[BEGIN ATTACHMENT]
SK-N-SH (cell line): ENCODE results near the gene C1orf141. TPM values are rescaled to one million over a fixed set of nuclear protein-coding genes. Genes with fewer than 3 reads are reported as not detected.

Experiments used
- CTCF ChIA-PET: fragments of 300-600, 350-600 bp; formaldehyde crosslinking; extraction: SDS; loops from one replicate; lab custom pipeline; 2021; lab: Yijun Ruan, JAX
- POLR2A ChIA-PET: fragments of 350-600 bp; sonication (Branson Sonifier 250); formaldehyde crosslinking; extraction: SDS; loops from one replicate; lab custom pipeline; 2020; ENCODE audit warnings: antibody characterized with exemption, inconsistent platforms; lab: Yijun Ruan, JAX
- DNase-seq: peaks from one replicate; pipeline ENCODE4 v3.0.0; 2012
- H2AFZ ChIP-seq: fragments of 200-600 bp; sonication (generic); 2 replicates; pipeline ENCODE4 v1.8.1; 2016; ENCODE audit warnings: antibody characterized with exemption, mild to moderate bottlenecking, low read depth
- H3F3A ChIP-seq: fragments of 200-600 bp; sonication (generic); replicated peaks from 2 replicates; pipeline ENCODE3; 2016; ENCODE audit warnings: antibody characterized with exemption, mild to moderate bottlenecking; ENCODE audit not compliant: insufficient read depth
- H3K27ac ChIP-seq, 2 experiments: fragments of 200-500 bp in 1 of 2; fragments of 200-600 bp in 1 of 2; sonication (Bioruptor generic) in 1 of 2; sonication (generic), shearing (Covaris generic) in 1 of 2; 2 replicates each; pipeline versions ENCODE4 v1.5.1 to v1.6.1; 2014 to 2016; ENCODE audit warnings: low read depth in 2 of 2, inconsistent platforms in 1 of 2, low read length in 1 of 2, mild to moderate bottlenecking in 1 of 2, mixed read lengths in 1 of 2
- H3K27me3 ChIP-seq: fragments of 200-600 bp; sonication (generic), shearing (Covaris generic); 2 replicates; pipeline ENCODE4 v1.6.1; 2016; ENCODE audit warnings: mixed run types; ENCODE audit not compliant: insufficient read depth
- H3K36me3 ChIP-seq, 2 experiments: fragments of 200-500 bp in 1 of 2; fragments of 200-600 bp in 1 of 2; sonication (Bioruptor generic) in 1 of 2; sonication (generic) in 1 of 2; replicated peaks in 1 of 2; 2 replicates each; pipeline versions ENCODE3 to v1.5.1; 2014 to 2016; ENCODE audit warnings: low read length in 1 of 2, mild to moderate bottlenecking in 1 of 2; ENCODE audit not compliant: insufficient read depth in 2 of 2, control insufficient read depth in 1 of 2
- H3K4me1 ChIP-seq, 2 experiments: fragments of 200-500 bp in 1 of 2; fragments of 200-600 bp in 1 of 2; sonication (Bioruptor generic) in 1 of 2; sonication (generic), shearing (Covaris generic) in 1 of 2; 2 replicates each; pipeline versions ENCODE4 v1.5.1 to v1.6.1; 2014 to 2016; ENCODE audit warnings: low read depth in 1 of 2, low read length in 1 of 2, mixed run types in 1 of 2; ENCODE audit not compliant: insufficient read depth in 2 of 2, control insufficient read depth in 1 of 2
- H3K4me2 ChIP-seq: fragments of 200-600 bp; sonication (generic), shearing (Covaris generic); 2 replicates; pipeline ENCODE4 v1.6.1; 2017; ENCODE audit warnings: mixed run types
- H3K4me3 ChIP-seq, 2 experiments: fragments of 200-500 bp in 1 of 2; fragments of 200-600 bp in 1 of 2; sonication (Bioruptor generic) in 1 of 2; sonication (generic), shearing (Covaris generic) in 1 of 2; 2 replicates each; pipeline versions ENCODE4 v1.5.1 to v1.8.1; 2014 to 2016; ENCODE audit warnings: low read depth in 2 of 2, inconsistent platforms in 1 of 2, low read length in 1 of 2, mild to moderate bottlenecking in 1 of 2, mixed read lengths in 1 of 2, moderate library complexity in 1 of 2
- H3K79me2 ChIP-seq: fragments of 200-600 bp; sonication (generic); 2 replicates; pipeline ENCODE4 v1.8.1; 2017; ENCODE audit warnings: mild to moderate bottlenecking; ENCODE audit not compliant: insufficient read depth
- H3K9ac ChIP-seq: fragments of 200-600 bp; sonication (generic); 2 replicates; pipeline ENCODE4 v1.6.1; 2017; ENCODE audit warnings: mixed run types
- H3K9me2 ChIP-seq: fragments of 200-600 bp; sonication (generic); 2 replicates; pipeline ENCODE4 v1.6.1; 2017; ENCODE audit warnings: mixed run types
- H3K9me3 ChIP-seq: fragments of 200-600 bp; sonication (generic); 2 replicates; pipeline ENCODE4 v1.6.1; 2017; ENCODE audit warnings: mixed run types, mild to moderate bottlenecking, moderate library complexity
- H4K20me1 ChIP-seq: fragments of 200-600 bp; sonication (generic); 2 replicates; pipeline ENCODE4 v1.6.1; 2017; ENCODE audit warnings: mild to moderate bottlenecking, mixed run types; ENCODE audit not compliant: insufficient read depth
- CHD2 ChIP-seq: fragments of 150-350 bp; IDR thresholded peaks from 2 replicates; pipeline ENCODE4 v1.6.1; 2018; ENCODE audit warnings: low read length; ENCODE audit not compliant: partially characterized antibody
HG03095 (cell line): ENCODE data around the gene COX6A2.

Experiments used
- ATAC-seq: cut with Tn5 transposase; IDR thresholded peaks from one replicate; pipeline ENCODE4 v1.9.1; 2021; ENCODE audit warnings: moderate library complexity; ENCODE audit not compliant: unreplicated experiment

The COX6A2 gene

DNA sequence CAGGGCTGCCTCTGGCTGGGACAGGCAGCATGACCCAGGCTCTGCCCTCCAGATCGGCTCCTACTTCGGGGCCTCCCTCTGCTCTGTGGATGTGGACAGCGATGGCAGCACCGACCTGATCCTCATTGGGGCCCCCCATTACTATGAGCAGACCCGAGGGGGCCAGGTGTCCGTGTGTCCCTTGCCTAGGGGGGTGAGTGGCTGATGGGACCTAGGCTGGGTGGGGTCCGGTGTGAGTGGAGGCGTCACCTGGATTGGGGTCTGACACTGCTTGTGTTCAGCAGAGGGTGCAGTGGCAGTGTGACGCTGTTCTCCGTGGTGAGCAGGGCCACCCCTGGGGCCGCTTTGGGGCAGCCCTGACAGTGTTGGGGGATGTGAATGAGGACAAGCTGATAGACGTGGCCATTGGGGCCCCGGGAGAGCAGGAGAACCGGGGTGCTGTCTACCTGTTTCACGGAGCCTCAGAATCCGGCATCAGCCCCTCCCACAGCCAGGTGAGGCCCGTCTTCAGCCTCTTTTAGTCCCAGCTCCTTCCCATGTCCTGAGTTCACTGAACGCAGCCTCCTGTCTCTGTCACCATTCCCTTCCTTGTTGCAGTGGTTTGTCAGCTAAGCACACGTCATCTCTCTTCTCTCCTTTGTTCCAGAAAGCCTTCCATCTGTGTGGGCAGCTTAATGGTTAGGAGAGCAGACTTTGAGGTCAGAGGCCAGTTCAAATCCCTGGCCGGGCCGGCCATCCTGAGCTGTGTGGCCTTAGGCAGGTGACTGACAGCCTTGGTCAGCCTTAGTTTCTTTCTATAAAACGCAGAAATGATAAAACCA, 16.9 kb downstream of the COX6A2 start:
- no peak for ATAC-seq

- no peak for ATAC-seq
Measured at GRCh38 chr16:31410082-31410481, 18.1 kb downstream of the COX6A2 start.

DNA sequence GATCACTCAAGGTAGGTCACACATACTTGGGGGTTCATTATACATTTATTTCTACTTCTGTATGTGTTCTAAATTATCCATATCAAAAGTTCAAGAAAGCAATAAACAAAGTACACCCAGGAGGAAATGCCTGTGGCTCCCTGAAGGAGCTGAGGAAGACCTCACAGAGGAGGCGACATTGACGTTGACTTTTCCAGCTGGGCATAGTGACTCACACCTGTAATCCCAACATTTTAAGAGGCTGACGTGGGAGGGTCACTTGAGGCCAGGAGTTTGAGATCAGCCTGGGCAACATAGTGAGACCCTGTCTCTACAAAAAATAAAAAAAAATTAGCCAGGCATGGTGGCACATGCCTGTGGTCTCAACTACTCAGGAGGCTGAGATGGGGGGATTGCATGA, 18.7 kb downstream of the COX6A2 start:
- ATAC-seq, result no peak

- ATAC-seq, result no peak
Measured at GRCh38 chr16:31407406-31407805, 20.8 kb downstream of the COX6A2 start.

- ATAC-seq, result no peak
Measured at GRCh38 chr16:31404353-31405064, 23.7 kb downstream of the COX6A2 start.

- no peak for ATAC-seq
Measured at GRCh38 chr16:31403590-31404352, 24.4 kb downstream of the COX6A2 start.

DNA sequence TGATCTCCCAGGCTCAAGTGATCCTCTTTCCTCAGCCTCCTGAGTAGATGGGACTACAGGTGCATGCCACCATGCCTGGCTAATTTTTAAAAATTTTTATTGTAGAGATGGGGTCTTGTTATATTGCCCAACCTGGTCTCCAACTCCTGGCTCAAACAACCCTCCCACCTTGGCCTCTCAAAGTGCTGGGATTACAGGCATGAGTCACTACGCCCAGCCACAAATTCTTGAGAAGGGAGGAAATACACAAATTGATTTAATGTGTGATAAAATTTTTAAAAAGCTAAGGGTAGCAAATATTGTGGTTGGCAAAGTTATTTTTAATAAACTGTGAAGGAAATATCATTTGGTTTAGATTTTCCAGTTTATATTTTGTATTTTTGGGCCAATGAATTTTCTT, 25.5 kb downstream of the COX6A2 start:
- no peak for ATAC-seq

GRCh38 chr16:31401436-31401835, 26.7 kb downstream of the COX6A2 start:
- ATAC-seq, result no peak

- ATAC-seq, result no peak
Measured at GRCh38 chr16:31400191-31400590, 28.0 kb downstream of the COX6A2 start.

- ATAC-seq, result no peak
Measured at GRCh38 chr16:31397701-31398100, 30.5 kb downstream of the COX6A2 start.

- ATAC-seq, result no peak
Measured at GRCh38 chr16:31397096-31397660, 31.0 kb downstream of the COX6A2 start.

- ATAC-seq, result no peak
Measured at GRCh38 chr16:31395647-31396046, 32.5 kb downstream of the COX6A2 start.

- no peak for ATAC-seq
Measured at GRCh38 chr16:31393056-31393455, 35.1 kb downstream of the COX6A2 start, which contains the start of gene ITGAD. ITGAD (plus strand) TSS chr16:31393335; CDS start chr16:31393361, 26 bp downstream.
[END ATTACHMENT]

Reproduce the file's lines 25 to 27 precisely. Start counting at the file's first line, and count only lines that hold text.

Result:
- no peak for ATAC-seq

- no peak for ATAC-seq
Measured at GRCh38 chr16:31410082-31410481, 18.1 kb downstream of the COX6A2 start.